I remember the day I got the news that a publisher wanted to publish my first book. I was twenty nine and working as a full time teacher. A few days earlier I had received a letter from the Education Authority offering me a post as a part-time Advisory Teacher. I should have been delighted. It meant that one day a week I would be released from the classroom to work on developing areas of the curriculum that I was particularly interested in. More importantly, it was a foot on the ladder that might hopefully lead one day to a full time job as an English Adviser, a job that had always appealed to me. But it would mean a great deal more work. And I was already working very hard as a teacher while trying to be a writer in my spare time.
I was sitting in the staff-room at lunch time one day considering my future. In a minute, I told myself, I will get up and go to the ancient old typewriter in the Resources Room and write a letter accepting the part-time advisory post. Just then, however, someone told me that there was a telephone call for me. It was my wife. She didn’t normally call me at work so my first thought was that one of our children was ill. But in fact she had called to say that there was a letter from Oxford University Press.
Oxford University Press had had my novel for more than four months. A month earlier I had plucked up the courage to phone and enquire if I was ever going to hear anything about it. I’d spoken to the Commissioning Editor who had said, ‘Brian Keaney. Let me see. Oh yes, your manuscript was sent out to a reader and I believe it came back with rather a good report. So that means I shall be reading it myself shortly.’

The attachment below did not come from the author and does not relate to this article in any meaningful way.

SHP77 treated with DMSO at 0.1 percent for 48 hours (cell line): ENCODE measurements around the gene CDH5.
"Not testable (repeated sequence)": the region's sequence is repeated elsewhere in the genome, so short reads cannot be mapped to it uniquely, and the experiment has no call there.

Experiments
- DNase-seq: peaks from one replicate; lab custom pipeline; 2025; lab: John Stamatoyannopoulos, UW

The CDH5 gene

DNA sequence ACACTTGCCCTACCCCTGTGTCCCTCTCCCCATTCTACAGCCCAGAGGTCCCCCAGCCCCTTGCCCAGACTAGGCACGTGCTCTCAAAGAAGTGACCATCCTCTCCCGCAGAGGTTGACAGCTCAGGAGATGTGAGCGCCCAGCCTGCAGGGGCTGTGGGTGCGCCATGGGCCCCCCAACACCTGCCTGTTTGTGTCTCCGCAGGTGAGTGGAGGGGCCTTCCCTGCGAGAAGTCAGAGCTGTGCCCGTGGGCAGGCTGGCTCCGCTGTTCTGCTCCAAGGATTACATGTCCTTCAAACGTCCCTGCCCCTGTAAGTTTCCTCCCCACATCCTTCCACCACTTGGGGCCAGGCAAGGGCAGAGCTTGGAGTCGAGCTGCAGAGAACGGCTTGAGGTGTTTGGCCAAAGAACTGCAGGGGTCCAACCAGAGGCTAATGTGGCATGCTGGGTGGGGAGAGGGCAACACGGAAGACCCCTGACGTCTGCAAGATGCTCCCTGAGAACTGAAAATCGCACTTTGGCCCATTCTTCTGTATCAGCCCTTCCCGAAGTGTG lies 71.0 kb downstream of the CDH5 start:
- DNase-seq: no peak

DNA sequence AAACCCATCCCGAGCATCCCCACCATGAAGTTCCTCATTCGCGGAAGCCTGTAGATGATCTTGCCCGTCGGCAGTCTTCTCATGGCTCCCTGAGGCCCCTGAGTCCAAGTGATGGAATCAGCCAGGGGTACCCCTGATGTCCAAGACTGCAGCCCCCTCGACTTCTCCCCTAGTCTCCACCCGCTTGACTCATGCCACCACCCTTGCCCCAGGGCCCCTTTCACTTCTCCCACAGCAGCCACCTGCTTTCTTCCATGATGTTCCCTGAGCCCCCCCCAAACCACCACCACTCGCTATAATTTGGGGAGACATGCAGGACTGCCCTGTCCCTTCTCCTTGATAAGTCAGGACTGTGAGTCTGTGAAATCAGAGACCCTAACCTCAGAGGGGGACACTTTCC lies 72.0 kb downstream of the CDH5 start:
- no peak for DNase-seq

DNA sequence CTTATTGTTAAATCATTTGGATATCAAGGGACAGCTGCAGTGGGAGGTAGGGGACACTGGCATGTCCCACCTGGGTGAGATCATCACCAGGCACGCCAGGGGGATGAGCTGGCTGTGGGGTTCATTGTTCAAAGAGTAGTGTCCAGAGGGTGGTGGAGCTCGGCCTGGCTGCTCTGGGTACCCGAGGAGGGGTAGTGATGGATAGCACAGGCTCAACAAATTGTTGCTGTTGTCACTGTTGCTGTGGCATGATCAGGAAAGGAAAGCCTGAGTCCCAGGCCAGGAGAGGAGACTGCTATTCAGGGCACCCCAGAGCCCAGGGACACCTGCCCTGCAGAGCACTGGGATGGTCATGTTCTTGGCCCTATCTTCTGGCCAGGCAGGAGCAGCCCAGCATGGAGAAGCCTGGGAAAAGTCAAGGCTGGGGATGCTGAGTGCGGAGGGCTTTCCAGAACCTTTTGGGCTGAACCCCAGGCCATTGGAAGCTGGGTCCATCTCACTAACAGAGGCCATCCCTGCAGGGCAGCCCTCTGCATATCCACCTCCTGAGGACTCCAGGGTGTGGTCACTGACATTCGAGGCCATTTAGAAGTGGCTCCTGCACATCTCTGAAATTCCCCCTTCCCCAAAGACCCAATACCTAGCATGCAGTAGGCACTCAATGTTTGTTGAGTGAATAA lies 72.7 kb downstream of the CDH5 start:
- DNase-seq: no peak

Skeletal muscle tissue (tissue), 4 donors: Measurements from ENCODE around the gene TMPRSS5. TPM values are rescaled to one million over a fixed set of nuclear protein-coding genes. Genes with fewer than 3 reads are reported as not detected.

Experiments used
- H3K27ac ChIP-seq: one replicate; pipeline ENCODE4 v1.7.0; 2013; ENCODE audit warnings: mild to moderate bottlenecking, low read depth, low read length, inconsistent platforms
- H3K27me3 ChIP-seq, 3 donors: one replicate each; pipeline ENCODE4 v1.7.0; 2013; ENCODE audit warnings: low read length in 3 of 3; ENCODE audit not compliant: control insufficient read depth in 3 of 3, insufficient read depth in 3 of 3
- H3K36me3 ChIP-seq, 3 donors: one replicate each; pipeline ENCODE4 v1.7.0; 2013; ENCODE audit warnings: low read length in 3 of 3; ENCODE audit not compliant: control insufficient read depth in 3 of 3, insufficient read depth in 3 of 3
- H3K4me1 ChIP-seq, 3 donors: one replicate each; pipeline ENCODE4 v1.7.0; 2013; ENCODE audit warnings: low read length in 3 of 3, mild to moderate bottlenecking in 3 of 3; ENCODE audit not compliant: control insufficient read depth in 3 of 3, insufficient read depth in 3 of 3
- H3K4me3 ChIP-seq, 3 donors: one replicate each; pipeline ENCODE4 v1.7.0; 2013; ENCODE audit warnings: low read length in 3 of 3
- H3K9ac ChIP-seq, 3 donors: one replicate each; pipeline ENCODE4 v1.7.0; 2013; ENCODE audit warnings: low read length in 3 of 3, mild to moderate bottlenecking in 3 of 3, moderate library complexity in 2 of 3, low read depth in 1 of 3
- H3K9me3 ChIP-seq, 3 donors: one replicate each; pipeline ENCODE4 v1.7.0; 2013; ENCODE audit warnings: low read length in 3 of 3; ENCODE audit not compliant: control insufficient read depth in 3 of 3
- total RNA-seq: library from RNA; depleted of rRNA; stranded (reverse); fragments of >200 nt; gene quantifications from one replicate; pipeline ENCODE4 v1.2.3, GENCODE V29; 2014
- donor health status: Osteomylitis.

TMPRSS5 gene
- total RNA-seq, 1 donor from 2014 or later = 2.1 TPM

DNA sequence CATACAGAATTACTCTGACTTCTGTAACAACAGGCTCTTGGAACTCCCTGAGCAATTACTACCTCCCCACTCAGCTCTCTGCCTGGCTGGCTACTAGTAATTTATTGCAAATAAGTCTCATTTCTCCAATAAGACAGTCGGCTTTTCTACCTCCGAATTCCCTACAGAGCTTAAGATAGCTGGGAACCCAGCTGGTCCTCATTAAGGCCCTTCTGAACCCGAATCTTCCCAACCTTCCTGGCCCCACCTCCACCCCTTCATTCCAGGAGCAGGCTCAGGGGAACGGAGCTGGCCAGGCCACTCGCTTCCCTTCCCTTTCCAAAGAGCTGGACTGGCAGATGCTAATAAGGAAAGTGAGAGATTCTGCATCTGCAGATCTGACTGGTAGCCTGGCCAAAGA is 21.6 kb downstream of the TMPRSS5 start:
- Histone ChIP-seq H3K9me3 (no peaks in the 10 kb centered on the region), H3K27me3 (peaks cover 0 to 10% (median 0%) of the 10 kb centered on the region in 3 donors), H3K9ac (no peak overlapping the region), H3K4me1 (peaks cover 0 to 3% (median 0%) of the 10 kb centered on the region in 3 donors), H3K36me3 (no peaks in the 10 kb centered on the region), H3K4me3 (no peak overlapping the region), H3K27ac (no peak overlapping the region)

I hadn’t known how to react to this news. Obviously I was thrilled that it had been given a good report by the reader, but I also realised that the man who made the actual decisions hadn’t even read it yet. So I had put the phone down with mixed feelings.
Now the letter containing the editor’s verdict had arrived on my doormat. ‘Open it!’ I said.
‘Are you sure you don’t want to wait until you get back?’ my wife replied. ‘If it’s bad news, you’ll have to carry on working while you’re feeling miserable.’
I thought about this for a moment. She was right. Waiting until I got home was the sensible approach. But I’ve never been particularly sensible.‘Open it!’ I repeated.
‘Oh my god! They want to publish your book!’ she said.
I felt dizzy.
‘Are you still there?’
‘Yes,’ I whispered.
‘Are you pleased?’
It was all I could manage.
I put the phone down and returned to my seat in the staffroom.
‘Bad news?’ one of my colleagues asked.
‘No, good news.’ I told her about the letter.
‘So what are you going to do to celebrate?’ she asked.
‘I think I’m going to resign,’ I said.
‘When?’ she asked.
With that I got up, went into the Resources Room and typed a letter of resignation. Then I came back into the Staff Room and sat down in my chair once more. I hesitated. Did I really have the guts to do it?
I showed the letter to my colleague.
‘What are you waiting for?’ she asked, eager for a bit of Staff Room drama.
I explained about the offer of the part time Advisory Teacher post.
'So you're not going to resign, then?' she said.
There was something about the way she said this and the way she looked at me. Maybe it was all just in my head but I read her response as saying, ‘You’re full of bullshit, Brian. You’re never going to leave here.’ That decided me. I got up, walked quickly to the school office and put my letter in the Head Teacher’s tray.
It was one of the stupidest thing I have ever done (and I’ve done plenty of stupid things, believe me). I had not even waited to find out what kind of advance I had been offered. It turned out to be derisory. I had two young children, a mortgage and no job. The next few years were going to be very hard.
But it was also one of the best things I ever did. I had thrown myself into the deep end of the pool. Now it was sink or swim.